10 Things I Learned When I Moved to the South


10 Things I Learned When I Moved to the South | Columbia SC Moms Blog

I was born and raised in Western NY. When it was time to head off to college, I chose a place in Pennsylvania and after graduating I lived in Illinois for 11 years. I’ve been a Yankee my entire life.

But four years ago my family picked up and moved to the south. I love living in the south but it sure was an … interesting transition, to say the least. In some ways I’m still adjusting to certain aspects of southern living (poisonous snakes in my backyard … need I say more?), but in other ways I’ve most definitely adjusted. 

I had to learn a lot when I moved to South Carolina though. While I knew to expect hot weather, fried chicken, and that good ‘ol southern hospitality, there were most definitely things I discovered that I had not been expecting. 

1. Yes Ma’am

Rule number one down here, you better say “Yes/No Ma’am” and “Yes/No Sir.” My parents raised me to be polite, but saying “ma’am” and “sir” were not part of my every day vocabulary up north. Here in the south, it’s quite the opposite. Those words are a part of every day vernacular and no matter who you are speaking to, you say “yes, ma’am” or “yes, sir.” It felt so strange saying those words when I would have a conversation with someone because I just wasn’t used to it. But if you want to be polite in the south, you learn to incorporate those phrases into your vocabulary very quickly.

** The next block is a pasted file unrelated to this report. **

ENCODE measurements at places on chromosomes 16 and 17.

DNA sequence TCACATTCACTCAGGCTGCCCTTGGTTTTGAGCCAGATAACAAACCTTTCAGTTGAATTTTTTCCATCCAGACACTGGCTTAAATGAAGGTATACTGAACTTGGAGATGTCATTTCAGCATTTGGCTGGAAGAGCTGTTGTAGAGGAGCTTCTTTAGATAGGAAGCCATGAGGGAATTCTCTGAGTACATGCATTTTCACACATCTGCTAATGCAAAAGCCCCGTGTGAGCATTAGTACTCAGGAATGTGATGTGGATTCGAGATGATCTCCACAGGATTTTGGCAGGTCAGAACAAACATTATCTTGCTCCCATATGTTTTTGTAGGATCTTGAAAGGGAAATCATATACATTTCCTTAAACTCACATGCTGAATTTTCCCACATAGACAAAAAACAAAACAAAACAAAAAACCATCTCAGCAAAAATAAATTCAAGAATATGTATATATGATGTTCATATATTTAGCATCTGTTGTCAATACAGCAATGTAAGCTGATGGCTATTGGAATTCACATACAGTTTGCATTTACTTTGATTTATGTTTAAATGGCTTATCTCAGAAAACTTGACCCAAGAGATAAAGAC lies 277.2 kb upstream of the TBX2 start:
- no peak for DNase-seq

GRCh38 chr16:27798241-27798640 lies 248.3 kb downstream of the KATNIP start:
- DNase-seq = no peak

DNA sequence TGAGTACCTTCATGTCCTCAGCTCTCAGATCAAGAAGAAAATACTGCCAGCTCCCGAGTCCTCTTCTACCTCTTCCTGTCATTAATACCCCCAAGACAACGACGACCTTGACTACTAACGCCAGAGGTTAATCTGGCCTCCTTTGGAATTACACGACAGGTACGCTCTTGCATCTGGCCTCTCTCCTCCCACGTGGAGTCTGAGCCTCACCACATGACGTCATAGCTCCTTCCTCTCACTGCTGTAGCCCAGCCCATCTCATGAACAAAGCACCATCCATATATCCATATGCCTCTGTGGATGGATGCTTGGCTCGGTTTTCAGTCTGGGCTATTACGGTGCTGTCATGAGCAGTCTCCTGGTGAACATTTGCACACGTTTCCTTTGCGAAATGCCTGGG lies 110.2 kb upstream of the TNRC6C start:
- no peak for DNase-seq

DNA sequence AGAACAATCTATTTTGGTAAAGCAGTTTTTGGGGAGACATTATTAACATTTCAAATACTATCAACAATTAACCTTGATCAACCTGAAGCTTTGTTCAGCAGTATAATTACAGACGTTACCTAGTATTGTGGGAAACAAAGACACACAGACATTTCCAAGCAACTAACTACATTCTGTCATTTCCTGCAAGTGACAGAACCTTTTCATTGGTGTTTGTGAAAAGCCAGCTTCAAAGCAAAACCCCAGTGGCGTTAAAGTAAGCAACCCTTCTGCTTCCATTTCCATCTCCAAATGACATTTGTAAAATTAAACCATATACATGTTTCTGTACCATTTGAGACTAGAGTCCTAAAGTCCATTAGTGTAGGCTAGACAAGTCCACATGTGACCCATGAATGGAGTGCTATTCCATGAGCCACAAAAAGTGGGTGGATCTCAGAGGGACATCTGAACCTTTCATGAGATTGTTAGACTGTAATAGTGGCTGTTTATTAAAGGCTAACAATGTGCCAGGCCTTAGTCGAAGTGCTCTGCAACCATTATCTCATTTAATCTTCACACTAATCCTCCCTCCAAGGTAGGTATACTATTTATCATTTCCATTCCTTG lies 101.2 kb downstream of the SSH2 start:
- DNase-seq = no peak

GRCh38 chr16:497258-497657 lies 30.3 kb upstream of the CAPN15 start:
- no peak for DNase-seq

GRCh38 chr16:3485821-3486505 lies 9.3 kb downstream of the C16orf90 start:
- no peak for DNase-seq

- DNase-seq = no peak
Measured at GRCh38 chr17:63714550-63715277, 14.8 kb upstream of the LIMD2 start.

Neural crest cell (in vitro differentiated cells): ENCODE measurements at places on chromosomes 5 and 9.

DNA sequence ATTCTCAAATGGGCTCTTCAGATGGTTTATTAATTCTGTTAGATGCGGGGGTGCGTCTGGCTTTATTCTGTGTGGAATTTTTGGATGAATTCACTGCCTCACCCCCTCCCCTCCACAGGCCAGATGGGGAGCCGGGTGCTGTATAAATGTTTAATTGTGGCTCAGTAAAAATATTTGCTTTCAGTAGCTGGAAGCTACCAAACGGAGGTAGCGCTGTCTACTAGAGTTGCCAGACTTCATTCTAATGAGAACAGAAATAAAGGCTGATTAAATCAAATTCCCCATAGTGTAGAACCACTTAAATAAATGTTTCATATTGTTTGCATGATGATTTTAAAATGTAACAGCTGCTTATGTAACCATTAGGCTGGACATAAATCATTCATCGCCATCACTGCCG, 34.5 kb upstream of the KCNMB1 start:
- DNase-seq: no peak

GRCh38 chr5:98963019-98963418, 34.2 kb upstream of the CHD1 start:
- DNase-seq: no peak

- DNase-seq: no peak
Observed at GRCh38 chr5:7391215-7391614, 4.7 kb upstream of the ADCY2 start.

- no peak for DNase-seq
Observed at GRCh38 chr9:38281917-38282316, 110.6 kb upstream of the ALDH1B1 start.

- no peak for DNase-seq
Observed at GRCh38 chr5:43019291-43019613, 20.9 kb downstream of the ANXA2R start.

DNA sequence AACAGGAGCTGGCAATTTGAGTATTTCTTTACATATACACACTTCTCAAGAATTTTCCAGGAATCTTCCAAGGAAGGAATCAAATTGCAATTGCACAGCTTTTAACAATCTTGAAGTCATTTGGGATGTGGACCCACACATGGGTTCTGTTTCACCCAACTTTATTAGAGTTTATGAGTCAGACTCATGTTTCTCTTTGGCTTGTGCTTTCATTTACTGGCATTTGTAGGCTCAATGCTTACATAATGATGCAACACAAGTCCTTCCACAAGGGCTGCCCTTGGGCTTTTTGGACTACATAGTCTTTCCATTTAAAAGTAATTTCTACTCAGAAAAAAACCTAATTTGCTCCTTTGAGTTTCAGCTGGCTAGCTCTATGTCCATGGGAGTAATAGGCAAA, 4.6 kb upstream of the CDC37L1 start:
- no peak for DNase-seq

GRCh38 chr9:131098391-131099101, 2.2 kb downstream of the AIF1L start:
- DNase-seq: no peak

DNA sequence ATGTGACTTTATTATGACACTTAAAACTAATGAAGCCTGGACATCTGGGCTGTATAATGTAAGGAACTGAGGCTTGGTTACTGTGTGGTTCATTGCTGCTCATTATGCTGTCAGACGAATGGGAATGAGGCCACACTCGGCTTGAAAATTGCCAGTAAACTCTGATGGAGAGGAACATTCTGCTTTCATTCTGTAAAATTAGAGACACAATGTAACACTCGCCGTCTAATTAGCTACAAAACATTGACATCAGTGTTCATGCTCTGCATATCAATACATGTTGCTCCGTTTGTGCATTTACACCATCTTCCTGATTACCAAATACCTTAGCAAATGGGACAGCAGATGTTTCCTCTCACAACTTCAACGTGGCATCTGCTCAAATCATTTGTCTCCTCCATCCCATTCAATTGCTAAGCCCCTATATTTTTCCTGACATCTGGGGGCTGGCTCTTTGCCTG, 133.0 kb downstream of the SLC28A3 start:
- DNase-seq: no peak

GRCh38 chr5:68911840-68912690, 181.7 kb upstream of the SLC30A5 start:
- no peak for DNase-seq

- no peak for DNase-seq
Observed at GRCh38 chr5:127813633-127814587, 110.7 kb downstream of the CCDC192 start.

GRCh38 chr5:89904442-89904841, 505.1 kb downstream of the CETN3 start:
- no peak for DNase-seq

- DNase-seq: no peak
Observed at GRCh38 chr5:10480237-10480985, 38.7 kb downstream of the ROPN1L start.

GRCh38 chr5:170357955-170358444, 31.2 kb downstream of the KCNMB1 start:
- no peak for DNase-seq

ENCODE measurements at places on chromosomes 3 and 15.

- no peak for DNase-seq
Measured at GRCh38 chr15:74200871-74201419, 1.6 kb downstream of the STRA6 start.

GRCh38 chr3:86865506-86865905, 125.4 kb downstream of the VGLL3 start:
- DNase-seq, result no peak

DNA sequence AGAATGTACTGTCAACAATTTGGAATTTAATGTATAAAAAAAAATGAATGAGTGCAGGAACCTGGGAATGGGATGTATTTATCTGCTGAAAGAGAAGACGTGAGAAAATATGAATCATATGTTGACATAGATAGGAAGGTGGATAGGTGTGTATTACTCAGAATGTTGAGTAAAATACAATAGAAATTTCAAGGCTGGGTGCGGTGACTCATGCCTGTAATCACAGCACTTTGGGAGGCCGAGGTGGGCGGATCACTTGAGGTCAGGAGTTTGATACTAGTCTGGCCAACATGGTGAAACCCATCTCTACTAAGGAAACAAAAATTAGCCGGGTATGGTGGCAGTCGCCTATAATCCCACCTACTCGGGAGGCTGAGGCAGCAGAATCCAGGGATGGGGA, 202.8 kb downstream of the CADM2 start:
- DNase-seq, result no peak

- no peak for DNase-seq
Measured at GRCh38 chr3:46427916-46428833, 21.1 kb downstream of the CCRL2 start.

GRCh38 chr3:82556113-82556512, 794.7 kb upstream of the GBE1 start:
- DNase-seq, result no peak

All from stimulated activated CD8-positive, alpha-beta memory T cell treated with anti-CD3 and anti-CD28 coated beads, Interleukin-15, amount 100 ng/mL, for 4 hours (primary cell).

2. A Buggy Is Not What You Think It Is

During one of my first trips to the grocery store when we moved here, I observed a woman tell her daughter to “grab a buggy” while walking into the store. Upon hearing that I looked around for a baby stroller or something similar, but I didn’t see anything. I was very confused. Then I saw her daughter grab a grocery cart and wheel it to her mother. The light bulb in my head went off. At that moment, I knew I was going to be adding a lot more words to my vocabulary living here.